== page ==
Consumer Prices Rise as Rents Move Up in U.S.

The U.S. cost of living excluding fuel and food rose during May, driven by the rising costs of rent.

The core measure as it is called of the consumer price index was up 0.25 during May, the same as it was during April, a report on Thursday from the Labor Department showed. The broader overall measure of consumer prices was higher as well by 0.2%.

Policy makers in the Federal Reserve project a strengthening of demand as well as more stable costs of energy and less appreciation of the U.S. dollar will give more businesses the opportunity to regain their pricing power over the upcoming months.

The Fed officials, who voted Wednesday not to change interest rates, said they are expecting inflation to move closer to their goal over the medium term.

A separate Labor Department report showed that jobless benefit applications law week were up 13,000 to a high for one month of 277,000. This increase was led by Pennsylvania and California and might have been the result of a difficulty in making an adjustment in the data due to Memorial Day and school vacations, said a spokesperson from the government.

The forecast from economists surveyed projected that consumer prices would increase by 0.3% during May.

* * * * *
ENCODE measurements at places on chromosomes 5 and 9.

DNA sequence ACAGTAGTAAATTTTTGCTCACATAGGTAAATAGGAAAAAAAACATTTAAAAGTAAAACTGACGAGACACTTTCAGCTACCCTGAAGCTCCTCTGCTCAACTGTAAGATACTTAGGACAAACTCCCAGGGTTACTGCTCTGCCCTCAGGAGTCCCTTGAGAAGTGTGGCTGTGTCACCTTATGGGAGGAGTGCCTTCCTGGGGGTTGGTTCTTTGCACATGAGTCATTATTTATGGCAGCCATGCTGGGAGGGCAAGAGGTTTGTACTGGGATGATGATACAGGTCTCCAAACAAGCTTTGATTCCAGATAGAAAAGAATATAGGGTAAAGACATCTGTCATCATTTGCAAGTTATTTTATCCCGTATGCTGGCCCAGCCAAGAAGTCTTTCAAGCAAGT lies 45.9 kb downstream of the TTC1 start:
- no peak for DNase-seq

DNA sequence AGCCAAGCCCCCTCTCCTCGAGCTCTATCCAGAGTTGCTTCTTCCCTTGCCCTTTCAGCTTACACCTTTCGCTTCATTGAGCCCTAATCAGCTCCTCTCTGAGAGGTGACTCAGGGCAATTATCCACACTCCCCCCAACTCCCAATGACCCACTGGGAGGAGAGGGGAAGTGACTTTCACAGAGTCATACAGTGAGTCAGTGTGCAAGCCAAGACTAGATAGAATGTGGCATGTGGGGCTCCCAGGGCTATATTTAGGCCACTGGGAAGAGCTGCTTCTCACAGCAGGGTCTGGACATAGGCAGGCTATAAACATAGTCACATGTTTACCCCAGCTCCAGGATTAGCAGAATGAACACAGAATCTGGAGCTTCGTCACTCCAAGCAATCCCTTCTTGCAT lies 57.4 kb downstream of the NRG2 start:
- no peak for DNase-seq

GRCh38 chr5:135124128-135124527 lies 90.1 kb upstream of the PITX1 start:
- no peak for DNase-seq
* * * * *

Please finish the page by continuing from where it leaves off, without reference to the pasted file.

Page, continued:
The gauge has increased by just 1% during the 12 months that ended during May following an advance year over year of 1.1%.

The core measure CPI, which excludes the volatile fuel and food costs increased by 2.2% from May of 2015, after increasing by 2.1% the prior period of 12 months, matching economist’s forecasts.

Shelter costs, those that included rents as well as hotel rates, were up 0.4% during May from the month before, the largest increase since February of 2007.

Rents were up 0.4% during May. Over the last 12 months, more than 60% of the core consumer price increase has been traced back to the cost of shelter said the Labor Department.

Costs of energy were up 1.2% from April showed the report, while prices of food dropped by 0.2%.

Medical care costs were up 0.3%. The readings often vary from the results for this particular category within the preferred measure of the Fed of inflation, the core PCE deflator tied to consumption.

Economists attribute that discrepancy to different types of methodologies.

The preferred gauge for inflation of the Fed the personal consumption expenditures from the Commerce Department, has not near the Central Bank’s goal of 2% since April of 2012.

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